Tag: Steve Perry

GFS Record Club: Cherry Poppin’ Daddies – White Teeth, Black Thoughts

GFS Record Club: Cherry Poppin’ Daddies – White Teeth, Black Thoughts

Music
I largely stopped doing music reviews on this site for two reasons -- one, I find that the process of reviewing an album takes a lot of the joy out of just listening to it, and reviewing music doesn't quite fit in with the shifting focus of this site. I make an exception for that today because I got a wonderful surprise and I want to share it with you. You may remember the heady days of the late '90s Swing Revival, when mainstream music became fun once again (even if just for a few years). You may also remember one of the acts from that revival that rose to prominence during the time -- Eugene, Oregon's own Cherry Poppin' Daddies. Their 1997 album Zoot Suit Riot was not only a surprise hit that year, but became one of my favorite releases of the genre. The Daddies strayed from th
Album Cover of the Week: Journey, Look into the Future

Album Cover of the Week: Journey, Look into the Future

Album Cover of the Week, Music
Once upon a time, there was a Journey that was not massively successful. I speak of course about the band's first three albums -- which were certainly harder and more progressive than later material, but were nonetheless not very popular. So for this entry let's look at one of those three albums, and the one with the weirdest cover -- 1976's Look into the Future. So it looks like we've got a little bit of an MC Escher thing going on here, but less complex. It does fit with the vibe of Look into the Future, however, which is definitely more progressive and jazzy than the band would become after Steve Perry joined. Journey, which was a five-piece outfit for their first album, lost rhythm guitarist George Tickner and was reduced to a quartet. The four band members, shown here as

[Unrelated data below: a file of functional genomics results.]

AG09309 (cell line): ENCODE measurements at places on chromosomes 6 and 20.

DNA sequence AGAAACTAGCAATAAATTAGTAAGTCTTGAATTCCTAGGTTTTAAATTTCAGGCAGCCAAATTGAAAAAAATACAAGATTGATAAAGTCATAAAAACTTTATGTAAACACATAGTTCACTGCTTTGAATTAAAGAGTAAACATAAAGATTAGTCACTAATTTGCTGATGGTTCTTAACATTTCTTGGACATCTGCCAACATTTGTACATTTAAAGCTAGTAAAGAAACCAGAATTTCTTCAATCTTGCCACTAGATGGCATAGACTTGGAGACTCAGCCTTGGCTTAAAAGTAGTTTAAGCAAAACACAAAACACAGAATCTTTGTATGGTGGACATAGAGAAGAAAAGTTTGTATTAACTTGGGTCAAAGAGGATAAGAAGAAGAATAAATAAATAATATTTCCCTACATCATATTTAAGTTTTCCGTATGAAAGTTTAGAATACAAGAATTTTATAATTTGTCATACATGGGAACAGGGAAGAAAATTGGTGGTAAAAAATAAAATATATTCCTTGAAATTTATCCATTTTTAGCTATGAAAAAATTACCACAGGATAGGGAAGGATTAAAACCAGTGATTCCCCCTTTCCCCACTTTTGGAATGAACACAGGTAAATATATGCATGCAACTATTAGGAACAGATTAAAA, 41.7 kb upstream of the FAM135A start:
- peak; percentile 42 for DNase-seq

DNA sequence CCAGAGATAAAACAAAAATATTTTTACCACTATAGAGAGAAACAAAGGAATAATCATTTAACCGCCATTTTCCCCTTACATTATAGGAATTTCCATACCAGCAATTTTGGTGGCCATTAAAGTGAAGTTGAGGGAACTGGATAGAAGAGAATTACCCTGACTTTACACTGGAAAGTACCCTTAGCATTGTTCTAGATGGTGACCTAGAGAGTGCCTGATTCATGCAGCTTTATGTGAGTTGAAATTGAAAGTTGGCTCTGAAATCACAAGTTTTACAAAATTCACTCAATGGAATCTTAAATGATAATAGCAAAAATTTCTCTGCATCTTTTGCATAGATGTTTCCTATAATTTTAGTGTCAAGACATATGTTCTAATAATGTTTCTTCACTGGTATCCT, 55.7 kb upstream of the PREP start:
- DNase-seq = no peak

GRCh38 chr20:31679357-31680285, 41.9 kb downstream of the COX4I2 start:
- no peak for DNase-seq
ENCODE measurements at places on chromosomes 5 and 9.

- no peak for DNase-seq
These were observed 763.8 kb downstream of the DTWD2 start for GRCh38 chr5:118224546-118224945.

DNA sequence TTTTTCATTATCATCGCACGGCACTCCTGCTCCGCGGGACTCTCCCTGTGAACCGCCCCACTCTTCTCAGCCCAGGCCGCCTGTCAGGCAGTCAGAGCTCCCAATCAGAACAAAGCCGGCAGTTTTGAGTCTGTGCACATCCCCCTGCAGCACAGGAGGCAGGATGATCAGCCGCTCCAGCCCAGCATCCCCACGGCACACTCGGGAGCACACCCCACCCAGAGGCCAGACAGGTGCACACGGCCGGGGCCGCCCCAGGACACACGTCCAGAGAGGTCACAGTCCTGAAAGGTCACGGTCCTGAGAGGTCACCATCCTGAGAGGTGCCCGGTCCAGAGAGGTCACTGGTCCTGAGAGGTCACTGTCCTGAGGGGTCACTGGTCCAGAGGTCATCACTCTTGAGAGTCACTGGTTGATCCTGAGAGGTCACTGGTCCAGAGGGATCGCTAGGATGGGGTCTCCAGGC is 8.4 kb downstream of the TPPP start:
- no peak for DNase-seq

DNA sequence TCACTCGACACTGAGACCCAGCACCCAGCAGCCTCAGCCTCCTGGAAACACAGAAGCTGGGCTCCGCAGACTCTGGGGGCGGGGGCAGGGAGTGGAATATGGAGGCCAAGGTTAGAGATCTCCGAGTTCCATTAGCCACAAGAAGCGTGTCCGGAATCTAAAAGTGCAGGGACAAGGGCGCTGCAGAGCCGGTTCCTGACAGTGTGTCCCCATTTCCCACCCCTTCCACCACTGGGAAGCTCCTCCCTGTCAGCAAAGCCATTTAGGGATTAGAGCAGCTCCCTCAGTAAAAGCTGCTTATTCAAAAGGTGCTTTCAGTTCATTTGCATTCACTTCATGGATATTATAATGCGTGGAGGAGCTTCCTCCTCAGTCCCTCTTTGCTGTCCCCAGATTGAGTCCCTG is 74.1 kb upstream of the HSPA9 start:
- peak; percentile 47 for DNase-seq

30 for 30 — Our Favorite MTV Music Videos of All-Time

30 for 30 — Our Favorite MTV Music Videos of All-Time

Featured Posts, Music, TV & Radio
It seems like forever since watching videos on MTV was a regular part of our lives, but once upon a time it was. We could go on and on about how the station -- which turns 30 on August 1 -- turned to crap years ago for one reason or another, or about how the "M" in MTV seems to stand for Mook now, but let's not go there. Let's make this post a happy remembrance, one in which we celebrate what was rather than lament what isn't. So in that spirit of celebration, here is a list of our 30 favorite music videos of the MTV era (which kicked off on August 1, 1981). Not the best videos, necessarily, but the ones that had the most impact on us. Oh, and for you ranking junkies -- sorry, this is strictly in alphabetical order. 1. Daft Punk, "Around the World" In college we had a primitiv...
Album review: Chicago — Live in ’75

Album review: Chicago — Live in ’75

Music
To read the Ben Edmonds-penned essay that accompanies Rhino Handmade's 2011 Chicago offering -- Live in '75 -- you'd get the impression that the two handsomely packaged discs contained therein contained a glimpse of the band at its apex. This is true to an extent, as Chicago was on a hot streak when they rolled into Maryland to play a series of shows in Largo's old Capital Centre. That tour -- which saw the group join forces with the Beach Boys -- marked the band's graduation to the Big Time, aka stadium and arena concerts. But artistically, the band was straying further and further from their jazz/rock roots and was on the precipice of Cetera Ballad Country. So in a sense, Live in '75 does offer diehard fans a service in that it presents Chicago as they were right before the bad times ...
Extreme Makeover: Band Edition – Journey

Extreme Makeover: Band Edition – Journey

Music
The Problem: How does a band that has been around for more than 30 years and is more than 20 years past its commercial peak stay relevant? Well for Journey, it ain't easy. Life after Steve Perry has been rough for the group, which is currently without a lead singer. Except for the recent popular buzz generated by the use of "Don't Stop Believin'" in the series finale of The Sopranos, Journey's role is now limited playing old hits to a small core of devoted fans. The Solution: A makeover is just what this group needs to shed its image as washed-up corporate rockers! And that makeover starts with the name, because like it or not, "Journey" is primarily thrown around as an insult outside of fan circles. As in, "Man, after David Lee Roth left Van Halen they turned into Journey", "...